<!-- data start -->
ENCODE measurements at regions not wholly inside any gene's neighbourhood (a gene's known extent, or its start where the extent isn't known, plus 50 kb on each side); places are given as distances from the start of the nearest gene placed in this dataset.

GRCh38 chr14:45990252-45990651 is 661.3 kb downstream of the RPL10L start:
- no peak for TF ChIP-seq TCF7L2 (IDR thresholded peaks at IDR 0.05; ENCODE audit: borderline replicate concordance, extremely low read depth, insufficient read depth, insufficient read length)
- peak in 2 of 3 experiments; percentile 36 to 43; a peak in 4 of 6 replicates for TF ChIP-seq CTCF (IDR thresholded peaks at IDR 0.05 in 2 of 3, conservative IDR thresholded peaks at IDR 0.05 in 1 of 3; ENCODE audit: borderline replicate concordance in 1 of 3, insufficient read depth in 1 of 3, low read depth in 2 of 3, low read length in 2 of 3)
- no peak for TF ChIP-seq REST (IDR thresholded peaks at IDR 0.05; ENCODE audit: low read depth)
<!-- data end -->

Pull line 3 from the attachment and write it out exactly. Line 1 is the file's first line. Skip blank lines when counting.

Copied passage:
- no peak for TF ChIP-seq TCF7L2 (IDR thresholded peaks at IDR 0.05; ENCODE audit: borderline replicate concordance, extremely low read depth, insufficient read depth, insufficient read length)